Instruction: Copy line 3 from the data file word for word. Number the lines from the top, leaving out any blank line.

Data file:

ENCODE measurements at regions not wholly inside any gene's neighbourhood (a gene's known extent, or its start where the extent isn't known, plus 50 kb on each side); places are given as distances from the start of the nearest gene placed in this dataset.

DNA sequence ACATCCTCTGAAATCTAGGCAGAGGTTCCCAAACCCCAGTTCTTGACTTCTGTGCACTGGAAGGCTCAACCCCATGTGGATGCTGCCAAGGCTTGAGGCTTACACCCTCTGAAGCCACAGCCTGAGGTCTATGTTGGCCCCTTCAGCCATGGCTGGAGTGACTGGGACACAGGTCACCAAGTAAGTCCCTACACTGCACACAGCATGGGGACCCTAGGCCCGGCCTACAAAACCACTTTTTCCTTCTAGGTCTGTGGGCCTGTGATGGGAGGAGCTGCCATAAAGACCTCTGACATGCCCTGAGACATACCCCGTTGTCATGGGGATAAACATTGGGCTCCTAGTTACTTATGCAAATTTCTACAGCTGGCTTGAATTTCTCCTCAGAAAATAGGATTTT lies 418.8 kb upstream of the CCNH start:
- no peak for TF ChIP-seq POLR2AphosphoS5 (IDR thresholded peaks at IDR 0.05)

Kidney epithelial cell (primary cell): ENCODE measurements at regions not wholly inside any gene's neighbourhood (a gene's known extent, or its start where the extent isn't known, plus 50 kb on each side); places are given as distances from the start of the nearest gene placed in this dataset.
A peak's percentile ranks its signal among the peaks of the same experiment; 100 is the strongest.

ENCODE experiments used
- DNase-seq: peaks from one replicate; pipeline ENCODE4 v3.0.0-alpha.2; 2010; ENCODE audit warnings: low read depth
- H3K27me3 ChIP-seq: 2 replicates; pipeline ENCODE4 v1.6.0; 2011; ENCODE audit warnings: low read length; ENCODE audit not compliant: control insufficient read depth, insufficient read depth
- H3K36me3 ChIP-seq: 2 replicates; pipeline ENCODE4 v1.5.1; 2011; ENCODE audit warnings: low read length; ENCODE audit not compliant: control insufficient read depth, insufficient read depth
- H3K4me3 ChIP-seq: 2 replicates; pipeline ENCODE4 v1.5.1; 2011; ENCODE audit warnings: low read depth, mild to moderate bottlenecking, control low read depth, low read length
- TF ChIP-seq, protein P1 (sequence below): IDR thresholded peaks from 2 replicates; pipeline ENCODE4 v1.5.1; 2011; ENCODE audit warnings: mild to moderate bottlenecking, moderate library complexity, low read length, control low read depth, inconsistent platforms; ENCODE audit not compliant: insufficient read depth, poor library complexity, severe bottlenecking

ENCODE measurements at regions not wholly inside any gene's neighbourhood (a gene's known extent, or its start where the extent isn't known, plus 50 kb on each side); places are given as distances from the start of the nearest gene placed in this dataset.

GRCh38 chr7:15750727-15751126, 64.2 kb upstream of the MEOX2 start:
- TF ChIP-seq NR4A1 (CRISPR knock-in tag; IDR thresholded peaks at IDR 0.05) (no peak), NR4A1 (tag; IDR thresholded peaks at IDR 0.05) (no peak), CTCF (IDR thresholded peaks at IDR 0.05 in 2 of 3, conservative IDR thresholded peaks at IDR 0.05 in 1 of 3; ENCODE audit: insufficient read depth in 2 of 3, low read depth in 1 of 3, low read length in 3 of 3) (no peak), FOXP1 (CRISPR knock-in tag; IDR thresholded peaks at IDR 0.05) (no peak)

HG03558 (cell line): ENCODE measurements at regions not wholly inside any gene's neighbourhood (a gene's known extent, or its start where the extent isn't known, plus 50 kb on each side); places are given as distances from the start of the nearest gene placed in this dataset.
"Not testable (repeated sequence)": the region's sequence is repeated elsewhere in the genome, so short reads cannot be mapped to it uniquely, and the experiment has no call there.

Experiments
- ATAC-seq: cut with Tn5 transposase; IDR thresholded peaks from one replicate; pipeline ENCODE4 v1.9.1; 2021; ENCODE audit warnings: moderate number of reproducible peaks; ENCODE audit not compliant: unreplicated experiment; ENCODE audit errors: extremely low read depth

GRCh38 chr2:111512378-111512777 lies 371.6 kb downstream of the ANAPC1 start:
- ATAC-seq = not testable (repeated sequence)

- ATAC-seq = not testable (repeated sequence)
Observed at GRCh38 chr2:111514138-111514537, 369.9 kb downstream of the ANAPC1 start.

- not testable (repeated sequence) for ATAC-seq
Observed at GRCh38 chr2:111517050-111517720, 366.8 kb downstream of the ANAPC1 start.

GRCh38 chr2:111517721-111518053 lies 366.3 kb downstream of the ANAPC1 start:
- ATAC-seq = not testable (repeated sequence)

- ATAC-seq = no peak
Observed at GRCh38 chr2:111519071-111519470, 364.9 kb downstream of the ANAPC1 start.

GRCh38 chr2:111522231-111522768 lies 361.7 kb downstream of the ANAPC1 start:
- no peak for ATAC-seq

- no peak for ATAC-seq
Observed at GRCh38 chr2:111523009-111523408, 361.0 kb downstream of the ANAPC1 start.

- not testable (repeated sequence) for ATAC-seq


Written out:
- no peak for TF ChIP-seq POLR2AphosphoS5 (IDR thresholded peaks at IDR 0.05)